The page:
All my friends are pursuing lucrative careers. They’re studying and working in fields that will easily yield six-figure salaries such as finance, medicine or other similarly well-paid positions. I suppose I am too. For now.
I’m currently working in business advisory, which is not bad as a fairly recent grad. People tell me how lucky I am, but I’m beginning to have doubts.
Aspirations of a high-flying career.
When I was in my early years of undergrad, I decided to apply to business school. At the time, I imagined that business school was largely about learning how to run a business. I would learn about entrepreneurship, finance and start-ups.
Turns out, it was different from what I imagined. Entrepreneurship was barely covered. It was commonly understood that there were three main branches students would pursue: finance, accounting, or consulting. Anyone pursuing something outside these fields was an “outlier”.
And so, all of my peers were gunning for high-paid positions in corporate careers. I followed suit as well, pursuing a brief stint in investment banking. After graduating, I moved into a position in business advisory, which is where I am today.
Is it all that’s cracked up to be?
Before I started working full-time, I imagined it would be like an episode from Suits. High pay, something exciting happening every day, and hanging out with awesome co-workers. Don’t you love those company brochures with smiling employees?
Of course, reality isn’t so sunny. I find myself feeling tired at the end of the day, not because of a job well done, but because I wonder how much of an impact I’ve made.
It feels like I’m inputting numbers and outputting a different set of figures. Even if I put more hours and effort into my work, it doesn’t automatically correlate to more results.
A way out.
I had been interested in starting a business for a few years, but all the obstacles seemed to get in the way. I’d have to get capital, make sure my idea was profitable, and a number of problems just kept popping up.
So I just put those thoughts aside and figured that a nice, stable job would be the way to go – wasn’t that what everyone else was doing?
Then I did more research into online businesses. I started learning more about it in my spare time, and soon was wondering if this was something that could work for me.
It sounded appealing. The thought of working anywhere, reaching people all over the globe, and being paid for the value I provided as opposed to my time.
Most importantly of all: start-up costs are low.
Of course, no one told me about the more difficult parts, such as managing an email list, dealing with crazy emails, and handling business growth. But that’s a story for another day.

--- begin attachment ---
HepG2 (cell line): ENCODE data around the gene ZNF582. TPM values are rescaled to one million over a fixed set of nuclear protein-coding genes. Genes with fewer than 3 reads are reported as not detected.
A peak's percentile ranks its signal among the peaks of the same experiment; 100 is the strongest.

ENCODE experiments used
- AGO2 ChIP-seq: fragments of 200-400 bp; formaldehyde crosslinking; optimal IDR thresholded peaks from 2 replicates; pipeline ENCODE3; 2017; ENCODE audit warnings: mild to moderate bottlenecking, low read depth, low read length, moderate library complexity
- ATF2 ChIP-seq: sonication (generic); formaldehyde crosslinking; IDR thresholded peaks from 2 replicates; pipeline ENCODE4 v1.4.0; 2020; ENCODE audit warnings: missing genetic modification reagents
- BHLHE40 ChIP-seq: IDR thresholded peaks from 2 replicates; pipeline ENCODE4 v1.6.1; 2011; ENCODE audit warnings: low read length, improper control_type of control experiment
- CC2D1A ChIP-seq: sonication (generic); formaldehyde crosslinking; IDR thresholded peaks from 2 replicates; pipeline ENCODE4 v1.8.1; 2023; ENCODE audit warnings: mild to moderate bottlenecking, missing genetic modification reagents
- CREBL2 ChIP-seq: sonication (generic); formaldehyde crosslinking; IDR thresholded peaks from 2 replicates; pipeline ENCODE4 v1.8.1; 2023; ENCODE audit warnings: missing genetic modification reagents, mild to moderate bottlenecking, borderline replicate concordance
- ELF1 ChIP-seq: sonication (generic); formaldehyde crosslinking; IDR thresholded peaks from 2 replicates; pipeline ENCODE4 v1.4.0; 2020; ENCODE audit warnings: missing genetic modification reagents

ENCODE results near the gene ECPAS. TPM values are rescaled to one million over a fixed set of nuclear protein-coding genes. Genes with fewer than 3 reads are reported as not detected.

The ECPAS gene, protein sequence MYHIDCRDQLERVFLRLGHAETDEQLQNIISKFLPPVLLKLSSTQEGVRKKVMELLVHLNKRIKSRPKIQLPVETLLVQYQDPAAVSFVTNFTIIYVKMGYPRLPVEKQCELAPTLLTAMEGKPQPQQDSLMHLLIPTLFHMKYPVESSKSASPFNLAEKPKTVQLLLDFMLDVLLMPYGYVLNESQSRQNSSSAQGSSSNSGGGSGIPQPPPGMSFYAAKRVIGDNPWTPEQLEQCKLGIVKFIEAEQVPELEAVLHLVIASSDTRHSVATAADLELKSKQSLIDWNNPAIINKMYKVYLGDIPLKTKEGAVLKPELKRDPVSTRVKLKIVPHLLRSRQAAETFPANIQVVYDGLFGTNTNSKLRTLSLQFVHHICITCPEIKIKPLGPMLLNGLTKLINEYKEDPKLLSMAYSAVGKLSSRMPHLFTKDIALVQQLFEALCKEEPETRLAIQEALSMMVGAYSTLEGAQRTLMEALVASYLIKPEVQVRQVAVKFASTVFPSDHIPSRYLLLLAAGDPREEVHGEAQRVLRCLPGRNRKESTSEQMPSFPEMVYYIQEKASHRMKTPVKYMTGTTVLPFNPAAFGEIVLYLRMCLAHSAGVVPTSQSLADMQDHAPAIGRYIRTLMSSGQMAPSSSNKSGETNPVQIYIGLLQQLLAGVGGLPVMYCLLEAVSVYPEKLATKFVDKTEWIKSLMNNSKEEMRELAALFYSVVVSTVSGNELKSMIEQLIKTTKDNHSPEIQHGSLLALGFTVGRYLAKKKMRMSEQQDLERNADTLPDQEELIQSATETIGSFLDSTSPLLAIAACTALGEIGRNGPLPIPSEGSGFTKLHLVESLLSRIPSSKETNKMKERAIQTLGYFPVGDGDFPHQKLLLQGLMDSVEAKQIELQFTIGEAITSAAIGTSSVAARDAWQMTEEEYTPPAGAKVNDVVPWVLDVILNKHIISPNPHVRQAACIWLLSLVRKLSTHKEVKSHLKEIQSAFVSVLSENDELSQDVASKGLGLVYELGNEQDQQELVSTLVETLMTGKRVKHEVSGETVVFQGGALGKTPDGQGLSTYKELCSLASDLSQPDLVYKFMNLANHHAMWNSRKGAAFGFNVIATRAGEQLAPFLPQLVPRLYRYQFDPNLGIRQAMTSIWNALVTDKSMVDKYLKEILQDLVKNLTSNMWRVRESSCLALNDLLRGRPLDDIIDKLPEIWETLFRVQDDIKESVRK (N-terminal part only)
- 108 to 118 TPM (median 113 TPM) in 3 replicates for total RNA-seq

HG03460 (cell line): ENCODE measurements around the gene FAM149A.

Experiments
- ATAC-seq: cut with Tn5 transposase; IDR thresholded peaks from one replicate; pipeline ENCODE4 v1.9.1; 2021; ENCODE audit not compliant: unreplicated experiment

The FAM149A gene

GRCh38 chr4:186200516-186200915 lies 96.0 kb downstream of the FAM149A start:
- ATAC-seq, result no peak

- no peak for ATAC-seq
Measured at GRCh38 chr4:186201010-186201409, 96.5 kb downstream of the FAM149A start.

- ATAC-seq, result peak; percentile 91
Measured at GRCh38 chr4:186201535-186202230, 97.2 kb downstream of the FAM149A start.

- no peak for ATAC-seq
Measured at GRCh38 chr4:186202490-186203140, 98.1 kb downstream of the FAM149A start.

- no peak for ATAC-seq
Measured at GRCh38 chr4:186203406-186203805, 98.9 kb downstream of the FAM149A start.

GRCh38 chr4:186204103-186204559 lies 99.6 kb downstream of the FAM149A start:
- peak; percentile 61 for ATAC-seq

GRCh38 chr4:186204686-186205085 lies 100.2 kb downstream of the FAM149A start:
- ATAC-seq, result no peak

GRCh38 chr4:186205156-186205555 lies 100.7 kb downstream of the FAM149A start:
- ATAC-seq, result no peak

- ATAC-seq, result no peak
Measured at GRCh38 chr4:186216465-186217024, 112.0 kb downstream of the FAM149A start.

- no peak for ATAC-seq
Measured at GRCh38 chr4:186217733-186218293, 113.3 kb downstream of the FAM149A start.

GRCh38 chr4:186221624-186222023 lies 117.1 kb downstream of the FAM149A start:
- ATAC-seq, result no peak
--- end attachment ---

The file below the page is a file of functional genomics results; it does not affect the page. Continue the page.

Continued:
After a number of weeks, I had an idea.
People often tell me about their aspirations and goals, except for the fact that they just can’t focus. They know what they need to do, but they get frustrated or bored and then give up.
If people were telling me this personally, imagine how many other people felt like they were giving up on what they wanted!
I decided that I would help people to get the most of their lives and businesses, so that they could make an impact upon the world. I knew that I could help people get focused on what they wanted to achieve, and to take steps towards getting the most out of life.
So I went out and grabbed a domain called jumpstartyourdreamlife.com. I felt a mixture of both excitement and nervousness.
My early-stage plans
It’s been half a year since I started blogging, so things are still in their early stages. I’m seeing some progress on my site with more people signing up to my list and places starting to feature what I have to say.
I haven’t left my job, as the money I’ve made through my site is nowhere near a full-time income yet. The thought of just jumping into working on my site full-time doesn’t appeal to me, even if it’s worked for others. I like to veer on the safe side.
It can be tempting to spend more money if you’re earning from both a job and freelancing on the side. But I don’t want to end up being dependent both sources of income, so I’ve managed this by:
- Opening up a secondary account for income earned outside my job
- Regularly contributing a portion of my income to my savings account
- Spending money from the appropriate account
For the final point, if I spend money on something related to living expenses such as food, then I’ll use my primary account. If the expense is related to my site, such as hosting or design, then I’ll use income from my secondary account.
Time will tell, but I sure am hopeful.
Right now, I’m putting in the heavy lifting of growing traffic while continuing to build a relationship with my readers. There’s been a small trickle of income on a small launch I did earlier, so that validates my idea to a certain degree. I know now that people are willing to pay for a service and product that I’ve created.
How successful will my site become? Only time will tell.
All I know is, I’m glad that I’ve set myself on this path. It’s a bit terrifying, and I feel uncomfortable at times, but I also know that change can be uncomfortable, even if it’s for the better.
Every day I put in the work, I know that I’m getting results. The positive messages I receive from people around the world makes me feel like I’m doing something right.